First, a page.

It's no secret that small businesses are volatile. Though the belief that "90 percent of businesses fail in the first two years" is a bit of an exaggeration, it's grounded in reality. More than half of small businesses end up failing after only a few years. As if the general trend weren't stressful enough for small business owners, the economy is on a gradual decline, startup funding is pooling toward only the most promising ideas, and the median number of days it takes to sell a business is also declining--it's a hard time to be a business owner. 

Why Small Businesses Fail

Most small businesses fail for several common reasons: a lack of experience, a lack of customer interest, excessive competition, poor financial planning, or an unproductive or nonexistent marketing strategy. There's no surefire way to tackle all these potential disruptors at once, but there is a strategy capable of helping small businesses survive those all-too-important first few years--SEO. 

Search engine optimization (SEO) can remedy some of the most common problems affecting small businesses with the following advantages: 

1. Site traffic. The most obvious benefit is direct site traffic. Ranking higher means more people will visit your site, which means more brand exposure, and more opportunities for conversions. Eventually, that translates to higher revenue and more customer support, reducing your financial volatility. 

2. Foot traffic. Search engines aren't just a source for web traffic now that users can search on the go with mobile devices. An estimated 86 percent of all local searches are now online, giving users insight into nearby businesses. Local business results also come with "Phone" and "Directions" buttons, giving users the immediate tools they need to get in touch with you or visit you in person. Local SEO uses a separate algorithm from national search results, but the basic strategies are similar. 

3. Brand recognition. Acquiring links on outside sources and building a social media following increases brand recognition across the board. This leads to more traffic and more trusting, loyal customers. 

4. Marketing enhancement. SEO can serve as a complementary strategy for almost any other marketing effort. Content marketing, social media marketing, email marketing, and online advertising can all feed into and/or gain from your SEO strategy, making the sum of your marketing efforts more valuable overall. 

5. Budget reduction. SEO is a highly affordable strategy for small businesses, especially those who operate in a tightly focused niche. It requires no initial injection of capital, and doesn't have any ongoing costs other than the man-hours you put into it. If you invest properly, SEO can yield a higher return on investment (ROI) than almost any other marketing strategy--meaning you'll save money and increase exposure simultaneously.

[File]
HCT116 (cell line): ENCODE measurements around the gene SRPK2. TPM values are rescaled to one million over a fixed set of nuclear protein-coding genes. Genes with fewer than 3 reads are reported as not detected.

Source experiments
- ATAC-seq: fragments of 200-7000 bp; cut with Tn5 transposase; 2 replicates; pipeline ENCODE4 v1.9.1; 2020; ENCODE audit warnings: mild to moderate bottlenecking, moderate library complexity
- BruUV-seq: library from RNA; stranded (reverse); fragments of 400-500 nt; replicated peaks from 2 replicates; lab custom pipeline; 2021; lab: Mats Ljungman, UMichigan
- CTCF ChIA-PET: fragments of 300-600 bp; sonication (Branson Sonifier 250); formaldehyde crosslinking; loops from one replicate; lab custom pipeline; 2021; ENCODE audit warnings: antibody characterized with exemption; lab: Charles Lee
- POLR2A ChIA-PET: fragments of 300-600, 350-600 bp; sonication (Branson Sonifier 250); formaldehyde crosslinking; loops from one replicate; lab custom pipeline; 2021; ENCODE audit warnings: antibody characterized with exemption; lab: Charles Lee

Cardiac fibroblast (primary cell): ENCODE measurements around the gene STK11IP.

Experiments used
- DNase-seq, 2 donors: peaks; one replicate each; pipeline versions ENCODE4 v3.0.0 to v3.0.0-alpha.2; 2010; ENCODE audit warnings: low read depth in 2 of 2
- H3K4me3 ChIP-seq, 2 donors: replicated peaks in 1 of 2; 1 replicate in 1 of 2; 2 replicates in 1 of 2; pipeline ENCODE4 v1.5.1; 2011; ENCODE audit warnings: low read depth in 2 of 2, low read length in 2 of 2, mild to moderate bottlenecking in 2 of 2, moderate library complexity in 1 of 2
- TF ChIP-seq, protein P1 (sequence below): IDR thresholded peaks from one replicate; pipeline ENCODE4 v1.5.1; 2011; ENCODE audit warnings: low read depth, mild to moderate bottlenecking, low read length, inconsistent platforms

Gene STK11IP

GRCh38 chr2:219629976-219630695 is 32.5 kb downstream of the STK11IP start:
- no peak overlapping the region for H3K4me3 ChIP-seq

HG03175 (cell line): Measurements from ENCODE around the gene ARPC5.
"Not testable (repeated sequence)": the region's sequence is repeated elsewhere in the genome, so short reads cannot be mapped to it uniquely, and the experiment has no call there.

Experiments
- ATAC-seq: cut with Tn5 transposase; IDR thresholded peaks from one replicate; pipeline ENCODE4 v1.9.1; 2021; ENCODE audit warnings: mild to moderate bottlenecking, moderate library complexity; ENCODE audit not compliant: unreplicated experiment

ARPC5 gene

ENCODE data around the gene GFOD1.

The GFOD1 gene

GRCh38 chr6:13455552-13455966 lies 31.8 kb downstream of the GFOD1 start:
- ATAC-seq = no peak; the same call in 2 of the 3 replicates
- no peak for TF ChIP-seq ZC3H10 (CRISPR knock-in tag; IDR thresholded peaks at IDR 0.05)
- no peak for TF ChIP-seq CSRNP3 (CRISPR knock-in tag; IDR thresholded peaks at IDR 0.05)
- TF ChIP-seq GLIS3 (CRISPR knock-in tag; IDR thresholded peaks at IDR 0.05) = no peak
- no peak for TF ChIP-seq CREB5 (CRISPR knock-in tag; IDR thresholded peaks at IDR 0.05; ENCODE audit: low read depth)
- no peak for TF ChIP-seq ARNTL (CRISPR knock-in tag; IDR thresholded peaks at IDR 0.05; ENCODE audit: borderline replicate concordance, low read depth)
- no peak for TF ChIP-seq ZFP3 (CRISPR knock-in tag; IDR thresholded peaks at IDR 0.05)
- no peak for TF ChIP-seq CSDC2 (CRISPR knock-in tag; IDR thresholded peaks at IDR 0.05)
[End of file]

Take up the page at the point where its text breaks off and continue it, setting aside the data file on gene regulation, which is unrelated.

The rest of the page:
How to Get Started

Interested in getting started? Here are some of the most important fundamentals: 

1. Clean up your on-site SEO. Everything starts with your website. Make sure your site functions on all devices and browsers (especially mobile devices), check URLs, make sure your navigation is clear, intelligible, and intuitive, include descriptive meta titles and descriptions, and beef up all your standard pages with descriptive, concise content. These tips only scratch the surface of onsite SEO, but they should point you in the right direction. 

2. Blog regularly. In today's world, SEO and content marketing are almost synonymous. You can't have an SEO strategy without ongoing content, and if you have a content marketing strategy, you'll gain SEO benefits, whether you intended to or not. Content gives you more real estate on the web (meaning more indexed pages), more contextually relevant content for Google to crawl, and a bigger audience to grow your online empire. 

3. Post content with inbound links on external sources. Inbound links pass "authority" to your site, and are necessary if you want to rank. There are a few ways to do this, but the most effective (and least risky) is to post them using guest posts and relevant content on external blogs--the more authoritative they are, the better. The bottom line here is to make sure your links are relevant and valuable to a target audience. 

4. Engage in social media marketing. Social media doesn't affect your rankings directly, but it can indirectly influence your authority. Social media leads to more shares, more links, and more visibility for your brand, all of which can support your content and rankings. 

5. Restore and maintain your local citations. The more places your business is listed online, the better--but make sure the information is accurate everywhere. 

6. Cultivate positive reviews. Check out your local reviews. Try to make up for the negative ones, and thank positive reviewers for their time. Encourage more reviews; the more positive reviews you have, the higher you'll rank in local searches. 

The downside to SEO is the amount of time it takes to lead a viable strategy. It's almost impossible for an amateur to learn everything there is to know about SEO in the span of a few weeks, and even a seasoned SEO pro would have trouble trying to do everything by him/herself. While SEO is an almost universally cost-efficient and valuable strategy, it does take significant time and effort. Dedicate that effort, and you'll have a near-perfect asset to fight back against the threat of business closure. 

January 13, 2016

Jayson DeMers is the founder & CEO of AudienceBloom, a Seattle-based content marketing & social media agency. You can contact him on LinkedIn, Google+, or Twitter.

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Search Engine Guide > Jayson DeMers > 5 Ways SEO Can Save Small Businesses (and How to Get Started)